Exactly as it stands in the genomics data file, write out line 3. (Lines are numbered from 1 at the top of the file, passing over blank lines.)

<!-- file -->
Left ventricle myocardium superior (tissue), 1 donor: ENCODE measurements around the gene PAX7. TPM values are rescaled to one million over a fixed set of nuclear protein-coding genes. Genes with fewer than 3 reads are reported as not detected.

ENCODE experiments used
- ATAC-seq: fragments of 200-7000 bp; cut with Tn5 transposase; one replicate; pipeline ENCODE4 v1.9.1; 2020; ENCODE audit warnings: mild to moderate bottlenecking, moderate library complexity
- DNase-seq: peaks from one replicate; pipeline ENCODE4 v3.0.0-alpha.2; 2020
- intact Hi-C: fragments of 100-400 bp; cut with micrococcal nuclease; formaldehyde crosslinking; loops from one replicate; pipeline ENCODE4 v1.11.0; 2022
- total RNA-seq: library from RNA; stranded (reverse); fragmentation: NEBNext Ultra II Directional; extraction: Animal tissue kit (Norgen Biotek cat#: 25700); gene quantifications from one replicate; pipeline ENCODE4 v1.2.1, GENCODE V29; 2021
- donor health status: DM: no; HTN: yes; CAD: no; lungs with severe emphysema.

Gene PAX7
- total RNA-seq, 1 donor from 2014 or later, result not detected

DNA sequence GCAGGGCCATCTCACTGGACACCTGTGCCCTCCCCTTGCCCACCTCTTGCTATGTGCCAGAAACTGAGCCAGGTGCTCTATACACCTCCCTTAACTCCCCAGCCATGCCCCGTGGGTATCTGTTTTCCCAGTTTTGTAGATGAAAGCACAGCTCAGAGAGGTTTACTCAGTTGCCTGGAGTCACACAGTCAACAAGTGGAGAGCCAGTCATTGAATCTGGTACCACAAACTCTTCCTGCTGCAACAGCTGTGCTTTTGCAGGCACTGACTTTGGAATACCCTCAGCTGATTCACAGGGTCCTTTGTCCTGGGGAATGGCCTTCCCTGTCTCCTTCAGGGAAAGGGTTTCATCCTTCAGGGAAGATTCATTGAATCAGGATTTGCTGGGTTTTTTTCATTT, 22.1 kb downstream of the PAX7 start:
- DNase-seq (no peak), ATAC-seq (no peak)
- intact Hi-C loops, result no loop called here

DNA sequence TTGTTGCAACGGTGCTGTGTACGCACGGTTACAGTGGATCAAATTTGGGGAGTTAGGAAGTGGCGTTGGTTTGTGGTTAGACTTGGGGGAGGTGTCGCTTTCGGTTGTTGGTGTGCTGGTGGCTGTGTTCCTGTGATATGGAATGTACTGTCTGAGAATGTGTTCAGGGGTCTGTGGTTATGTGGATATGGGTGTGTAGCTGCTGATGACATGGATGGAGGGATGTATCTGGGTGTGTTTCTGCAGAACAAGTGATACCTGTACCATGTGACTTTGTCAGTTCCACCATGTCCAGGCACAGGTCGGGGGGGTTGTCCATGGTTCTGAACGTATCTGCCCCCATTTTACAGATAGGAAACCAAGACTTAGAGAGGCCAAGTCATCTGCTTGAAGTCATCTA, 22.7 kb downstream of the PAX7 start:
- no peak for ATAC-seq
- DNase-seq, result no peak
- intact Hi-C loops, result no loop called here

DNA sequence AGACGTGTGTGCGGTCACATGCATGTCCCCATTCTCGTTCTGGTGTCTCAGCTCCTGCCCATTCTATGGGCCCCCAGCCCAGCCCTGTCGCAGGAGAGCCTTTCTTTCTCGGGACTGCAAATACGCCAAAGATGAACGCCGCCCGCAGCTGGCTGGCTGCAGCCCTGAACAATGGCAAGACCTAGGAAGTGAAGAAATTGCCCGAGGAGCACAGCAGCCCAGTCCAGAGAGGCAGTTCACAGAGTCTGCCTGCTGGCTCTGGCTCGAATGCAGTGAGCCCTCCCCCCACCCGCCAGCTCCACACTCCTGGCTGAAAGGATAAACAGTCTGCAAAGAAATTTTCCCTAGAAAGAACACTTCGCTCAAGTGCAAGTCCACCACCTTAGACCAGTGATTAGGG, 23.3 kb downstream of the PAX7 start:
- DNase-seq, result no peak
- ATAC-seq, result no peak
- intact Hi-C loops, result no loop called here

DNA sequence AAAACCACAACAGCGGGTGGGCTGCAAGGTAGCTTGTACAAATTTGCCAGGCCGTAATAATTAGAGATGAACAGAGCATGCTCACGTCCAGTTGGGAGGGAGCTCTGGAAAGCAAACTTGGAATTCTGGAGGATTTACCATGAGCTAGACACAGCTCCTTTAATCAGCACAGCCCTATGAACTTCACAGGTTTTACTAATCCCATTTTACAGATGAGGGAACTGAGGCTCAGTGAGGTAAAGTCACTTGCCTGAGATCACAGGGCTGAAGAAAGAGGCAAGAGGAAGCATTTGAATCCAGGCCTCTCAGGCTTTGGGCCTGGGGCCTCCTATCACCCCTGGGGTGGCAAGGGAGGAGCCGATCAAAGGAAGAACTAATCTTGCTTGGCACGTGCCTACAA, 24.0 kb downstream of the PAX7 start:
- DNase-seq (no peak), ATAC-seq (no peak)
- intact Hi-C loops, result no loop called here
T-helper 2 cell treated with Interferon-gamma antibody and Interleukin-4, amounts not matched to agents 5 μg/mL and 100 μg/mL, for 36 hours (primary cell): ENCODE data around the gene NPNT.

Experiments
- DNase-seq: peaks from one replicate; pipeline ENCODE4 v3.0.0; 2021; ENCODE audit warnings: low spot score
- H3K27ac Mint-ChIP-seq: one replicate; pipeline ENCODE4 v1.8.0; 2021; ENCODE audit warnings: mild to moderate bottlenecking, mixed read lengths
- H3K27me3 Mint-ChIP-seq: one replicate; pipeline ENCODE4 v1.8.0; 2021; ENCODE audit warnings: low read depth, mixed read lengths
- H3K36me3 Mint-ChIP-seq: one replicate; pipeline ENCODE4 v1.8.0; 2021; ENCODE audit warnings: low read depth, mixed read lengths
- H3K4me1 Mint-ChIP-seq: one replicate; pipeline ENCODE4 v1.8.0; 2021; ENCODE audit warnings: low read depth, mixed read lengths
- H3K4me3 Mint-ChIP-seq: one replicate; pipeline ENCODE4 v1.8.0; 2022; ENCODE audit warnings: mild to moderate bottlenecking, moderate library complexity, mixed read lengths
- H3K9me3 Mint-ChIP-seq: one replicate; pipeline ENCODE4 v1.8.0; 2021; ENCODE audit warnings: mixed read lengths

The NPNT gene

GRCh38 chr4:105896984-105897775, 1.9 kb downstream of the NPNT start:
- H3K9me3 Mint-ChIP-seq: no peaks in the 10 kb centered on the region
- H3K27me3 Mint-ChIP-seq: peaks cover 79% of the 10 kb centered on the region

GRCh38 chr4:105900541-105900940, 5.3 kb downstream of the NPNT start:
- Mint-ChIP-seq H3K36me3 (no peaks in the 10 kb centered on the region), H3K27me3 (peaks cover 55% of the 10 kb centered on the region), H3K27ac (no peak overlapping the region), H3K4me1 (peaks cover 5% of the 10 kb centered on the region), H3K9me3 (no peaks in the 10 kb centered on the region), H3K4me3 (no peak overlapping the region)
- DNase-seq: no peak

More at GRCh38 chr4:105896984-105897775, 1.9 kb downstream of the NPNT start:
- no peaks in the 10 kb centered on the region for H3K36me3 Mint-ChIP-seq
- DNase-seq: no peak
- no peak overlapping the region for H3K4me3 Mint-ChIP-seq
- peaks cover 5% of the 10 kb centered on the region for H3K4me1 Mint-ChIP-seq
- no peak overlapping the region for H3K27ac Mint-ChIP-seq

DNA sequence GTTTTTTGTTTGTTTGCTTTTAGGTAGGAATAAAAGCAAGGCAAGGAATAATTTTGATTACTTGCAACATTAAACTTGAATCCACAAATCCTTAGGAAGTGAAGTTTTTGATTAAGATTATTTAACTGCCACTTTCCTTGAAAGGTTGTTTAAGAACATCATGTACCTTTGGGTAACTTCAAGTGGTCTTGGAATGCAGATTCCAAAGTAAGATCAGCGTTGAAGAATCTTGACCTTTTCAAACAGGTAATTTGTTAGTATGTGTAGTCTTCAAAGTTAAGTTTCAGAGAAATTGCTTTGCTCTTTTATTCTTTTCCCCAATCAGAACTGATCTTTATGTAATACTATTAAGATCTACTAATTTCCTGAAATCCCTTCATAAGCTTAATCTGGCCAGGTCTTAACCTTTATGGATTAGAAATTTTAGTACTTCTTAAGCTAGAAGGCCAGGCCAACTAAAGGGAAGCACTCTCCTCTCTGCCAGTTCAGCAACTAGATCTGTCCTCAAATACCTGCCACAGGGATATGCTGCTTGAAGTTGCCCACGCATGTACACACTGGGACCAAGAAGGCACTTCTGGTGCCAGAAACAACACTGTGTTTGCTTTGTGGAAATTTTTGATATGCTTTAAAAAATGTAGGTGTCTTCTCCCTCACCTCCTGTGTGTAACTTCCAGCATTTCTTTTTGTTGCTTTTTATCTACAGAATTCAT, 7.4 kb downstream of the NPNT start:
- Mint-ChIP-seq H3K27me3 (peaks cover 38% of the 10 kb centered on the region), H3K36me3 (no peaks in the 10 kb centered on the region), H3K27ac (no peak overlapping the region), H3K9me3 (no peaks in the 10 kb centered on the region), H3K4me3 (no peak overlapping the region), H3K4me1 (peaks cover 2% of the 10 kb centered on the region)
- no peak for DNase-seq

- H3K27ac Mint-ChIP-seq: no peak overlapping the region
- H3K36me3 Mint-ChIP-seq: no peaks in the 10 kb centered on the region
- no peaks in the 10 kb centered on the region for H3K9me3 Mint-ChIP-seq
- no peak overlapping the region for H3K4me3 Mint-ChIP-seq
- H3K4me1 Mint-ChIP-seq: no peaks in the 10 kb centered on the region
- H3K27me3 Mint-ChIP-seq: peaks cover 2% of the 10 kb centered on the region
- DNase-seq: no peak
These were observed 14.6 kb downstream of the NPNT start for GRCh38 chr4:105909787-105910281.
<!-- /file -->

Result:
- ATAC-seq: fragments of 200-7000 bp; cut with Tn5 transposase; one replicate; pipeline ENCODE4 v1.9.1; 2020; ENCODE audit warnings: mild to moderate bottlenecking, moderate library complexity